Let’s start with a simple question: Does your organization’s website advance your business goals and make you proud? If the answer is “yes,” congratulations— you’ve probably worked very hard to get to this point. For everyone else, particularly in the nonprofit community, the answer is frequently somewhere in between “I’m not sure” and “no.” Common constraints around time, capacity, and budget often lead to the misperception that a great site is too far out of reach. I’d like to reject that premise. Even if barriers exist, there’s every reason to begin drawing the roadmap to a site that moves your organization forward in an ever-changing—and often competitive—digital landscape.
At African Wildlife Foundation, we embarked on an ambitious project that started humbly as a “simple website redesign” and evolved into a totally reimagined digital brand that included the new website. Let’s take a look at some lessons learned and key considerations as you begin to reimagine your own site.
It’s More than Just a Website
Your organization’s website isn’t just a repository of connected information that happens to reside somewhere on the Internet. It’s the primary vehicle by which new audiences will find you, learn about your mission, and engage with your brand.
Begin by defining some key objectives you hope to achieve through the redesign. Remember that while every site’s goals are different, they all share one common objective: to build trust between visitors and your organization. Long before you start thinking about visual identity, it’s critical to consider your goals for the site and how those goals relate to your key audiences.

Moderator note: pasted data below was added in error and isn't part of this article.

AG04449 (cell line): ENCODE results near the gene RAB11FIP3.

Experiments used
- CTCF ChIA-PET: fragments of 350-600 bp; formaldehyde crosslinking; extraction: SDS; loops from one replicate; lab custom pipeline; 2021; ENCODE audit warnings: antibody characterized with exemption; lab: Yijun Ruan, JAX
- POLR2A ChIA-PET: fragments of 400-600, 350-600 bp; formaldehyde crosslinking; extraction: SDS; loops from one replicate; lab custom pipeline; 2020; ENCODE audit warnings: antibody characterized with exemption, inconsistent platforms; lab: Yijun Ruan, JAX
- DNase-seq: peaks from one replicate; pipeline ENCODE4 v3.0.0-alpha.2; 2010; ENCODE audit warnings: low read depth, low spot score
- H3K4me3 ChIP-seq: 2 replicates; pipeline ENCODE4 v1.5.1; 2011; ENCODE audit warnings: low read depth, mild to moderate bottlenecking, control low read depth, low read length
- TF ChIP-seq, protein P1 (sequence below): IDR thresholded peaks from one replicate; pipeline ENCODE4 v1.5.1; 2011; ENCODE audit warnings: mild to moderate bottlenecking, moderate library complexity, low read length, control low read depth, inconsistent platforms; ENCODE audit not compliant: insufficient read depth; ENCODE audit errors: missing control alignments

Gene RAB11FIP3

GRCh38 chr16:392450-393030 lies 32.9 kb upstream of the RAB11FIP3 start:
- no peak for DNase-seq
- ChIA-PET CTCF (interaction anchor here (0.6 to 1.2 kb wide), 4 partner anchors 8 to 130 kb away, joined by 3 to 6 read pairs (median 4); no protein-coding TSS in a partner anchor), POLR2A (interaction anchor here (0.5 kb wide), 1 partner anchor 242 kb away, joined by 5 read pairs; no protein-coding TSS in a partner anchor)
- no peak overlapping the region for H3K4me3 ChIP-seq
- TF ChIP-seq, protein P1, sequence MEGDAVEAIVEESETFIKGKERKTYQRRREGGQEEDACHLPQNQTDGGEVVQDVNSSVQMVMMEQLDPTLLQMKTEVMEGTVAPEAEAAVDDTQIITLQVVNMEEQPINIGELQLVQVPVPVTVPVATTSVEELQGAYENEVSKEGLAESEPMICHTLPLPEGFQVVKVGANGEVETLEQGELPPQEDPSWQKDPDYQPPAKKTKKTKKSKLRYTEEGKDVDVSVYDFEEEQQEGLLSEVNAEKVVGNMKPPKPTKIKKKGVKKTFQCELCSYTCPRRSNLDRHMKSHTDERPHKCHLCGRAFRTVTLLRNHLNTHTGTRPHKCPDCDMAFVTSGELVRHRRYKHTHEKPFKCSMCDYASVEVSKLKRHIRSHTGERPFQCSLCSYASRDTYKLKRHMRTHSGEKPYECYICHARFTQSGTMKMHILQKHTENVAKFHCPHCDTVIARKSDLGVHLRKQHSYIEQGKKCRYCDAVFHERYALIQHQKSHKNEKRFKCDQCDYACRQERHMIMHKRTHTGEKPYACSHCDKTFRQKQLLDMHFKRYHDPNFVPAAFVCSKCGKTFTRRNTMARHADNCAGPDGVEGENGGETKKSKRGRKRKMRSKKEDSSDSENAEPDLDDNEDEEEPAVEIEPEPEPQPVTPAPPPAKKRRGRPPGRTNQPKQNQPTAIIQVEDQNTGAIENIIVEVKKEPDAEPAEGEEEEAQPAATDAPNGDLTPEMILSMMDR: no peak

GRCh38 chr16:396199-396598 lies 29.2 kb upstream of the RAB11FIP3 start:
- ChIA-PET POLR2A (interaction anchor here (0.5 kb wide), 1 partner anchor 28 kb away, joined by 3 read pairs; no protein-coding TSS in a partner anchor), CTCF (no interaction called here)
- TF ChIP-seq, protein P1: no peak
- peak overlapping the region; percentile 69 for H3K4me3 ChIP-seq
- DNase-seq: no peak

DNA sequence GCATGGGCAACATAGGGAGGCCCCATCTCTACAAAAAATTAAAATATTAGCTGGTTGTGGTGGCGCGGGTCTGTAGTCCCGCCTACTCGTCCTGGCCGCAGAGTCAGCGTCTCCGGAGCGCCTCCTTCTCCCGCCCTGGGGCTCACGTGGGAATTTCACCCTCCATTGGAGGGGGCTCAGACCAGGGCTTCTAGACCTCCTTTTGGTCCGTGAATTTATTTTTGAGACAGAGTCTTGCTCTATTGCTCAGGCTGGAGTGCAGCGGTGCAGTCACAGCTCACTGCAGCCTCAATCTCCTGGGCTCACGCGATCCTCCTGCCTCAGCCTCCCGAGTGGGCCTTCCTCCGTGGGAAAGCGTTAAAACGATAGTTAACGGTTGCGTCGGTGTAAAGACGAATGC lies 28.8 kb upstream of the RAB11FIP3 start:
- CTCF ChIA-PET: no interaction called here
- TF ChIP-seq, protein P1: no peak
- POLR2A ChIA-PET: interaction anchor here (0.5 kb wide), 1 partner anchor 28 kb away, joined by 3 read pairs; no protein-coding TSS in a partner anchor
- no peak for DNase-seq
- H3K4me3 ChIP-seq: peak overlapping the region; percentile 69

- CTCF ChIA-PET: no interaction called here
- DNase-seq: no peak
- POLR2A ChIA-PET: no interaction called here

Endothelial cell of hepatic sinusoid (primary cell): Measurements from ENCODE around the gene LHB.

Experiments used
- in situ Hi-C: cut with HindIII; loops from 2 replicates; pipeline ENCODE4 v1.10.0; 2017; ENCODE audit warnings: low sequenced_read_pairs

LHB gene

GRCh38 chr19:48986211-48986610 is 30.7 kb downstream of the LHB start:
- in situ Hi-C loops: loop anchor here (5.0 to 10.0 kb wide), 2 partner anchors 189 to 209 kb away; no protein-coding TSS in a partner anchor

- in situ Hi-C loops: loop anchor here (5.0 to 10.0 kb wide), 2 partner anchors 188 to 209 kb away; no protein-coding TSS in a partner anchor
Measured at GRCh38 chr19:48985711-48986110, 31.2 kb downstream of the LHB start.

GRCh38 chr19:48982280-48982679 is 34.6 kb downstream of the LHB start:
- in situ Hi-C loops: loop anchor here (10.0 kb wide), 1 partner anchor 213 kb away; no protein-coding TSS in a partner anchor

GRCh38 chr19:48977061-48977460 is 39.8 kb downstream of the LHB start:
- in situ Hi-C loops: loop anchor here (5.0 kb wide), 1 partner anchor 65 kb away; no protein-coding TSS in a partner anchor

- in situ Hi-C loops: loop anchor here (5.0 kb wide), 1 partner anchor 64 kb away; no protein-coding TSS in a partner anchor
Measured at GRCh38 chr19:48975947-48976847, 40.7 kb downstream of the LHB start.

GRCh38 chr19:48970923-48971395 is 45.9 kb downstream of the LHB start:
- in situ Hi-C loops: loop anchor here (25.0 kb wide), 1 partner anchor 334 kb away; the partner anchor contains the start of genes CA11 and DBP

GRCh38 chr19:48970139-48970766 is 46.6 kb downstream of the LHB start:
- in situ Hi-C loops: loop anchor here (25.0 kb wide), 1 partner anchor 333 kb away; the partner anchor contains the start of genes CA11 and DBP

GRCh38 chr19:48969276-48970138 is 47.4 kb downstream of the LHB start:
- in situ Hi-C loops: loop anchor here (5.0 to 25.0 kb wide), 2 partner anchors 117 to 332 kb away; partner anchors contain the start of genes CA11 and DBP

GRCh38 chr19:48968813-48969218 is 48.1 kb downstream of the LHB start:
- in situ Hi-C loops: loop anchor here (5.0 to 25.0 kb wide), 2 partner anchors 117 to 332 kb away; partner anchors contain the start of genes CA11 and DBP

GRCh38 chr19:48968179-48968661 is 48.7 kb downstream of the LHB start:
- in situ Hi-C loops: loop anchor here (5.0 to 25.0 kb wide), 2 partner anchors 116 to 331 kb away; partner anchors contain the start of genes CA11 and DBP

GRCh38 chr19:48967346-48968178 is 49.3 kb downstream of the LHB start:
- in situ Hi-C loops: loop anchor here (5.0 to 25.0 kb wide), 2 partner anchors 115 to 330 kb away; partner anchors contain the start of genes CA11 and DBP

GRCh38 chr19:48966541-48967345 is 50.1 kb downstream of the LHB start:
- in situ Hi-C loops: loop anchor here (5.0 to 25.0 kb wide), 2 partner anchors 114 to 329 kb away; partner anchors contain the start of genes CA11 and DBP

After you’ve reached consensus, build audience personas to walk through the individual journeys you’d like to offer when someone visits the site. What does a casual visitor want? How can you deepen that relationship? Are these the same things an existing major donor needs?
You’ll find by clearly outlining these goals and identities, you’re often building the business case to justify investment to key stakeholders.
Consider Your Content
It can be tempting to think of a website “redesign” as just that—a new design. However, it’s also your chance to address those nagging concerns about the extent to which your site conveys the breadth and importance of your work. While planning the redesign of awf.org, we decided to start from scratch, beginning with the site map itself.
What really belongs in the site’s navigation? What are the top-level categories, and how deep does the structure need to go? As you move into individual sections, it’s helpful to conduct a gap analysis to identify opportunity areas to develop new content of interest to key audiences. Wireframing can help you to make decisions about individual page elements and keep unnecessary clutter out of the navigation, resulting in the best user-centered design approach.
Mapping the site out ahead of time will help manage internal expectations and keep the content focused, hierarchical, and accessible. Ultimately, providing compelling information about your work and impact will help move prospects further down the conversion funnel toward a defined goal. Those could be anything from acquisition (e.g., a simple email capture) to the final decision to make a gift.